food coupon (yep, while she's at, she’ll be bringing
that back too) is traversed with creases only
an automatic teller wouldn’t
recognize for the crossroads they are.  

In the rumble and across the delinquent
languor that’s running away with her languishing,
she’s knows there’s weight—it’s named
“Here”—that can’t ever be cut. No bloodless
revitalization in coming in through the slide of that ice
cream door.
“Ma’am, here’s your parfait.” Between
track ballast and shiplap, its better to be licked
than lick. Only strangers haggle after
the window weights, and wonder
if sashes are screwed as soon as
you submit to anachronistic handles.


Susan Oliver

I say why not
go down dowsing
for the scent of Mr. Sketch.
Or bars where only
locksmiths can score
VIP access
and the stools run analog,
on square waves.
If punch perms
crowd the negronis
and cut off the floor,
I can always thunder
after shells and coins
long into
the subdivided night.

Because freelancing
at this living is some
tumultuous M.C. Escher
shit. Nineteen-fifty
an hour for light
hexadecimal industry.
Specialization clipped me.
I was once a halftone
butterflied in a newspaper,
sprigs of pigtails sweating
the urge of a reel mower.
My dumb head was some
watermelon of a smile
happy for any rules
in my mom’s one
day at a time game.

I can’t mirror myself
now without waiting,
without buffering, without
A joystick palmful
of athlete’s foot
and the acid that I forget
kills it. The brace
on my wrist is one velcro
ass. Conversion lightning,
since its bottled, shouldn’t
it be recyclable? I even
2-D printed that
blue bin, and it
makes me cry,
like WALL-E.

Boko Haram
or the resurrection
of the streetcar
and earn
the scarlet letter
of my “meh”
hand emoji.
My GIFs loop
for Sour Patch
dweebs, LARPing
pirate hoards and
magnetic lasso tools.
My slimed Ghostbuster
walks right
on peppermint planks
that gush over
licorice traffic.
Is that gratification
an IPA? Thank Friday
its Friday, and I need
my Urkel, but tonight
my tastebuds
are totally burnt.

All week it’s phosphor
blocks and plasma dots:
my kaleidoscope
is the atomic clock
downsizing its gears
in anticipation
of an illicit attention’s
DOA. The requested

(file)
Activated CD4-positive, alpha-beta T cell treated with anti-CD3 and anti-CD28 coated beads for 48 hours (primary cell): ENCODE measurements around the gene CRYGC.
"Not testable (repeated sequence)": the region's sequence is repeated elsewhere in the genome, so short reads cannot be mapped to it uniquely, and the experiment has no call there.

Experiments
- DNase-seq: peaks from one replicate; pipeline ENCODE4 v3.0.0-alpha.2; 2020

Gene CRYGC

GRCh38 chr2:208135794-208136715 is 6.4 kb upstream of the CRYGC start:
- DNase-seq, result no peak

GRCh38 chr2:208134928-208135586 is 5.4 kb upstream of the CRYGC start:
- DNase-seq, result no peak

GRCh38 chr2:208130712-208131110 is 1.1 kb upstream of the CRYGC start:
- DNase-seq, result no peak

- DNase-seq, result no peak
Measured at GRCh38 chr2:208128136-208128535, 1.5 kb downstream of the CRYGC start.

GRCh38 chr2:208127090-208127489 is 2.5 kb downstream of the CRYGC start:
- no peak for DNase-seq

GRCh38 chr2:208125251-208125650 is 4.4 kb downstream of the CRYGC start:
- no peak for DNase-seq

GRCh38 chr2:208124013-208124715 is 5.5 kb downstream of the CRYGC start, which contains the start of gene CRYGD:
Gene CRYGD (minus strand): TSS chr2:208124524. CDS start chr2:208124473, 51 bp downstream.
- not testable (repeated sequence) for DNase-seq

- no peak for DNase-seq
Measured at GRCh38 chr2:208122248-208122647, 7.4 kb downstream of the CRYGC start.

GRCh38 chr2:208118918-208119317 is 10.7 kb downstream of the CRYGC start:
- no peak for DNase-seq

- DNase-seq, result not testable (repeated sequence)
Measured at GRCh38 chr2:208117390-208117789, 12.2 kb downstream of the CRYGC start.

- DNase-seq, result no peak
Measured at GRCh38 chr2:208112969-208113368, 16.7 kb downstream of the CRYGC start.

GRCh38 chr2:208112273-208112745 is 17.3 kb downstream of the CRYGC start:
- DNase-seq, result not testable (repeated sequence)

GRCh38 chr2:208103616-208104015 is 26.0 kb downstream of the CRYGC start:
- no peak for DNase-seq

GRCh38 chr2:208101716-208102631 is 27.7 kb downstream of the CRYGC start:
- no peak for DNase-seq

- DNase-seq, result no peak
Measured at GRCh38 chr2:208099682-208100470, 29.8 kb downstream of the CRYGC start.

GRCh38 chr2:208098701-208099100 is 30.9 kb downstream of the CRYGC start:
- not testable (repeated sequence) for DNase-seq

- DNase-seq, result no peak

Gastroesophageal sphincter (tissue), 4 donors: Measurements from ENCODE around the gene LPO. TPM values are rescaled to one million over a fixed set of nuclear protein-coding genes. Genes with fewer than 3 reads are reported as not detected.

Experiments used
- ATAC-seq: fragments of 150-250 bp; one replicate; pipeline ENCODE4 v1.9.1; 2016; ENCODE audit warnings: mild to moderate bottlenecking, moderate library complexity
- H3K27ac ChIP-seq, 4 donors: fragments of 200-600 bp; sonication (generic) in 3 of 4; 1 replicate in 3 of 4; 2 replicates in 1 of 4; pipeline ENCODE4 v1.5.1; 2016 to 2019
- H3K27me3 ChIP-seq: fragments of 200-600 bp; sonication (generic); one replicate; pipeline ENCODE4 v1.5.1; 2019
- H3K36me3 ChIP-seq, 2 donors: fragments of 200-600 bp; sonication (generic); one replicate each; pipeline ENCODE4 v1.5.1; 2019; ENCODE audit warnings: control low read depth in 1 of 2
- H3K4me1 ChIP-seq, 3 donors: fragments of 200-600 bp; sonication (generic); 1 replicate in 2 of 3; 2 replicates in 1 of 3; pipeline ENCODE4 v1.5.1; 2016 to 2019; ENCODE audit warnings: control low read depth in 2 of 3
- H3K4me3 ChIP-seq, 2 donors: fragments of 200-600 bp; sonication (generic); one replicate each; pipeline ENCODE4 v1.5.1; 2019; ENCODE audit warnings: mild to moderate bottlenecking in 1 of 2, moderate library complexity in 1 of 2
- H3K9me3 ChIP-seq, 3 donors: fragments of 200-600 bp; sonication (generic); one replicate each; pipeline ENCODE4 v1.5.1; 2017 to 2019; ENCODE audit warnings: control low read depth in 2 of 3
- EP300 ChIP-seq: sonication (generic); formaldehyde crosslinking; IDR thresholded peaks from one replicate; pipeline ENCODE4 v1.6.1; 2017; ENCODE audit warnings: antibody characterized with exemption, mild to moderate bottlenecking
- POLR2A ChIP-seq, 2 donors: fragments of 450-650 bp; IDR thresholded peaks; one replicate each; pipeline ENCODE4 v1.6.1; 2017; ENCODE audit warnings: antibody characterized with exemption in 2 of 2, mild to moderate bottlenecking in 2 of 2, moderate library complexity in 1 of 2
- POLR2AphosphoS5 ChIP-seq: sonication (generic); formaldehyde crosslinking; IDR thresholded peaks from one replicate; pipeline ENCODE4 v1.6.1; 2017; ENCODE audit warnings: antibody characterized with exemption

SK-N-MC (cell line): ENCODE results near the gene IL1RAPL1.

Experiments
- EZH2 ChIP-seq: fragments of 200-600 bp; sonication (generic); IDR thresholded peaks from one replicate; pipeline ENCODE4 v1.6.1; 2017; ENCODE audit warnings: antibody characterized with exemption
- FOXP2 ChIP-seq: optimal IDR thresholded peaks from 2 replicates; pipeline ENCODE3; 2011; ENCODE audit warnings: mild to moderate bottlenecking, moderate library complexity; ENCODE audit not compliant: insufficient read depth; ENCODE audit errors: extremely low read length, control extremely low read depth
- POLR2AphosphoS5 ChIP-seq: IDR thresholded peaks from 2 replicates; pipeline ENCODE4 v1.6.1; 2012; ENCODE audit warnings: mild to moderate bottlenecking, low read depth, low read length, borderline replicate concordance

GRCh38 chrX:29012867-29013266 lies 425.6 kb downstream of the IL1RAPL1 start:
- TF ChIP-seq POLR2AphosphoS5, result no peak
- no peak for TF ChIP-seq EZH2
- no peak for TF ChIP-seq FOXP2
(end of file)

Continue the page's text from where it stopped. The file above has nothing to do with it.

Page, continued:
file is ready. Used
310 times today, OK;
reposting has no ceiling.
This graphic needs
a video. This Taiwan
needs an error message.
This manga needs
a flipbook and this rollover
needs to work.   

But what say someone
pretends, just for a minute,
that the office everyone
shares isn’t
the everywhere
that’s nowhere
anyone’ll ever be?
I’m going ride pulse
of a different ellipsis and
hit the Staples I hate.
At least they have
end cap displays.

There’s a girl there
deserting her grandmother.
She’s dreaming out loud
in Staples, sing-song
wants and wills
in the dog pound
of Post-It Note selections.
A girl promising herself
her diary and all
the secrets she’ll
keep upside-down
where it locks.

Look at her swish
her cornrows.
around. Look at
the way her tween
belly promotes
her brand
or the hair
budding under
her arm.
Look to be
a sister to her
brash sulk. Look
at her customer
and look how it’s
so random, a song
so much stronger
for being tuneless
and soft. That girl.
She can’t escape
the Hot 100 air
conditioning, or
the persistent link
between her phone
number and her
Staples coupons,
and she doesn’t know it
and I can barely
compute how
or comprehend
why this wreckage
of easy supplies
wrecks me, but
I’m downwind from
her body butter and
I see that girl
surrounded by the
identical bricks
and default tiles
of her fluorescent spirit
and I see that she’s
a Numanoid, too.


ARTIST'S STATEMENT: My concern in these so-called “name poems” (themselves contributing to a longer and still-evolving sequence, tentatively entitled Acrostic Aspic) is with the conditions of celebrity as they are lived by non-celebrities, i.e., “you” and “me.” Or: I suppose these poems are all about minor celebrity, as these titles borrowed from the outer limits of fame suggest. Our subjectivities so often cohere in the back and forth between narratives intensely our own and those widespread narratives with which we cannot help but make contact, or which are in constant contact with us. But the latter narratives are so much more easily represented, not to mention “relatable,” while the former remain largely untranslatable. So this self-exchange can never be equal. Still, people live as they live, and their names mean something to them.

Joe Milazzo is a writer, editor, educator, and designer. He is the author of the novel Crepuscule W/ Nellie and two collections of poetry: The Habiliments and the forthcoming Of All Places In This Place Of All Places. His writings have appeared in Black ClockBlack Warrior ReviewBOMBPrelude, and elsewhere. Joe lives and works in Dallas, TX, but his virtual location is www.joe-milazzo.com.